a good story that transported me to another time and place

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kristiew Avatar


This story was set in Philadelphia during the Spanish flu of 1918 and is told from dual perspectives.

We have Pia Lange, who is thirteen at the time. She lives in a poor neighborhood with a lot of immigrant families. Pia's family is German and trying to make a good impression on the community. Due to the anti-immigrant sentiment of the time, her father has gone off to war. Pia, her twin baby brothers, and her mother attend the big Liberty Loan parade in order to impress upon others what good American citizens they are. Then, the flu hits their community hard.

Next we have Bernice Groves. Bernice is twenty years old and lives across the street from Pia. Bernice lost her husband to the war and her infant son to the flu. From the very beginning, she is intolerant and judgmental (at best) of the immigrants in her neighborhood. She displays all of the disgusting anti-immigrant sentiments of the time.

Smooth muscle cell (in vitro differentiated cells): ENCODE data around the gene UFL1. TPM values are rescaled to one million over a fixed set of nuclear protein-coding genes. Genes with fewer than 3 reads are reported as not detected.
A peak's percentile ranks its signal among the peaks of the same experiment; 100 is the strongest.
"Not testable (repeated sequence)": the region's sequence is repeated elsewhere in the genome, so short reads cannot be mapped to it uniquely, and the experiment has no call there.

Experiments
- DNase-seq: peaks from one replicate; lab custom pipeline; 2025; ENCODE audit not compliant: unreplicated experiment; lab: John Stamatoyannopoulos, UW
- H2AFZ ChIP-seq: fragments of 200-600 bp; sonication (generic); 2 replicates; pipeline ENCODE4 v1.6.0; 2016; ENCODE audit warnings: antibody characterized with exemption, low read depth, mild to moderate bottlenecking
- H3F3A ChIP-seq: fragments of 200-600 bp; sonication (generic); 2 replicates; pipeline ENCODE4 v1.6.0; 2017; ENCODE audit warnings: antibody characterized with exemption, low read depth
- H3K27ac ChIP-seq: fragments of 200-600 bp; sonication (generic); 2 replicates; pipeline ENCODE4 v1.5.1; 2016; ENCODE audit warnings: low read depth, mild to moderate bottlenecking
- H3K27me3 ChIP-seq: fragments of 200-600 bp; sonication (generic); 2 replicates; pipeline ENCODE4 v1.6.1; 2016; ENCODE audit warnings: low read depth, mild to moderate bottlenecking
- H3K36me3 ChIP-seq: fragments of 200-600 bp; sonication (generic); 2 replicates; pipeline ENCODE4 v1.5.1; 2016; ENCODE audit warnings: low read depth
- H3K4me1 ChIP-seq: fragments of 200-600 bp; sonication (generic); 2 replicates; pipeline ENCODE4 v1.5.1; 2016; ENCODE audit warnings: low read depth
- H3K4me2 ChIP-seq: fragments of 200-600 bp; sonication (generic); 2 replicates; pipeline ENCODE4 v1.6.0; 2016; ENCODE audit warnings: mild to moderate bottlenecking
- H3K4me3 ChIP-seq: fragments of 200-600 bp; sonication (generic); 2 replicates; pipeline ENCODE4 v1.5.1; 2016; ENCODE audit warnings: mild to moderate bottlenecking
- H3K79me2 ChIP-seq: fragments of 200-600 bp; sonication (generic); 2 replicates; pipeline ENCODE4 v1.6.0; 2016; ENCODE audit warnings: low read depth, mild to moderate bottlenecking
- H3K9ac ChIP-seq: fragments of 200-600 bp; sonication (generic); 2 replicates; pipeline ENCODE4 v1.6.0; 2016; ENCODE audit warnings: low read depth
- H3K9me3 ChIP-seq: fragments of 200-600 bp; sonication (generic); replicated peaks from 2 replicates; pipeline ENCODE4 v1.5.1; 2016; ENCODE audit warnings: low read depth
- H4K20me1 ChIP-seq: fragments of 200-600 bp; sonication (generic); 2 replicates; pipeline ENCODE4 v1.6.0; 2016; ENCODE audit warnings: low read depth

These two narrators have paths that cross many times throughout the story. I found myself worried for Pia and hoping things worked out for her. Meanwhile, I did not have any sympathy for Bernice as she displayed shocking and horrific behavior. I don't think I've ever disliked a character more.

I found the overall story to be engaging, but didn't love the mild almost magical realism aspect that was included in the story. I felt that it took away from the seriousness and sincerity of the book. This bit of unrealism was used a few times to move the story along. I also felt that some of the ending fell a little flat for me. Things were mostly wrapped up nicely, but there was one part that was somewhat unsatisfying.

Overall, this was a good story that transported me to another time and place for a while. A couple of Wiseman's other books have landed on my TBR, but this is the first I've read by her. I will be interested to read more of her work in the future.